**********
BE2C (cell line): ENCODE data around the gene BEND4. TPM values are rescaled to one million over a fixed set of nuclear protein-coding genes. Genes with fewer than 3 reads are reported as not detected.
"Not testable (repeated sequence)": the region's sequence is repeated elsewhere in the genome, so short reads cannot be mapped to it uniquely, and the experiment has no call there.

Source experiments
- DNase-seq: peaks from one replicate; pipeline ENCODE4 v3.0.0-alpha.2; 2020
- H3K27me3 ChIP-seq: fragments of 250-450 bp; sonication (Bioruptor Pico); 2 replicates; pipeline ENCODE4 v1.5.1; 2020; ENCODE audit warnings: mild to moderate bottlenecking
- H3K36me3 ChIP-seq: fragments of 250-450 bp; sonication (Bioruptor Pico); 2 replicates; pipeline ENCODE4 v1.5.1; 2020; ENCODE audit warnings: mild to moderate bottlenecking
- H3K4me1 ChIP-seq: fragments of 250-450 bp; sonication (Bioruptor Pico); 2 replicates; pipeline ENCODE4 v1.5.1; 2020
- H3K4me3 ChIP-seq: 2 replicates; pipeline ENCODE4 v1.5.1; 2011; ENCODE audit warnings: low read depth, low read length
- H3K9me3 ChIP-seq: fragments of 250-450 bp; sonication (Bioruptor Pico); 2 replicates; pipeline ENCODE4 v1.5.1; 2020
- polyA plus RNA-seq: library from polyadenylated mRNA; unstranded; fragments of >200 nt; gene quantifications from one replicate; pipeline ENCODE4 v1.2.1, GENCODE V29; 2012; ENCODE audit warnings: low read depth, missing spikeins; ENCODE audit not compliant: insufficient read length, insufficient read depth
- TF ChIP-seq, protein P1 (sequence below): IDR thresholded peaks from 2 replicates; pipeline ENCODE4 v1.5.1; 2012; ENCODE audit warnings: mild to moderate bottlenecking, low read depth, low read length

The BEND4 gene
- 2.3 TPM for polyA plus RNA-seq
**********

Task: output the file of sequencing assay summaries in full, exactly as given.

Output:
BE2C (cell line): ENCODE data around the gene BEND4. TPM values are rescaled to one million over a fixed set of nuclear protein-coding genes. Genes with fewer than 3 reads are reported as not detected.
"Not testable (repeated sequence)": the region's sequence is repeated elsewhere in the genome, so short reads cannot be mapped to it uniquely, and the experiment has no call there.

Source experiments
- DNase-seq: peaks from one replicate; pipeline ENCODE4 v3.0.0-alpha.2; 2020
- H3K27me3 ChIP-seq: fragments of 250-450 bp; sonication (Bioruptor Pico); 2 replicates; pipeline ENCODE4 v1.5.1; 2020; ENCODE audit warnings: mild to moderate bottlenecking
- H3K36me3 ChIP-seq: fragments of 250-450 bp; sonication (Bioruptor Pico); 2 replicates; pipeline ENCODE4 v1.5.1; 2020; ENCODE audit warnings: mild to moderate bottlenecking
- H3K4me1 ChIP-seq: fragments of 250-450 bp; sonication (Bioruptor Pico); 2 replicates; pipeline ENCODE4 v1.5.1; 2020
- H3K4me3 ChIP-seq: 2 replicates; pipeline ENCODE4 v1.5.1; 2011; ENCODE audit warnings: low read depth, low read length
- H3K9me3 ChIP-seq: fragments of 250-450 bp; sonication (Bioruptor Pico); 2 replicates; pipeline ENCODE4 v1.5.1; 2020
- polyA plus RNA-seq: library from polyadenylated mRNA; unstranded; fragments of >200 nt; gene quantifications from one replicate; pipeline ENCODE4 v1.2.1, GENCODE V29; 2012; ENCODE audit warnings: low read depth, missing spikeins; ENCODE audit not compliant: insufficient read length, insufficient read depth
- TF ChIP-seq, protein P1 (sequence below): IDR thresholded peaks from 2 replicates; pipeline ENCODE4 v1.5.1; 2012; ENCODE audit warnings: mild to moderate bottlenecking, low read depth, low read length

The BEND4 gene
- 2.3 TPM for polyA plus RNA-seq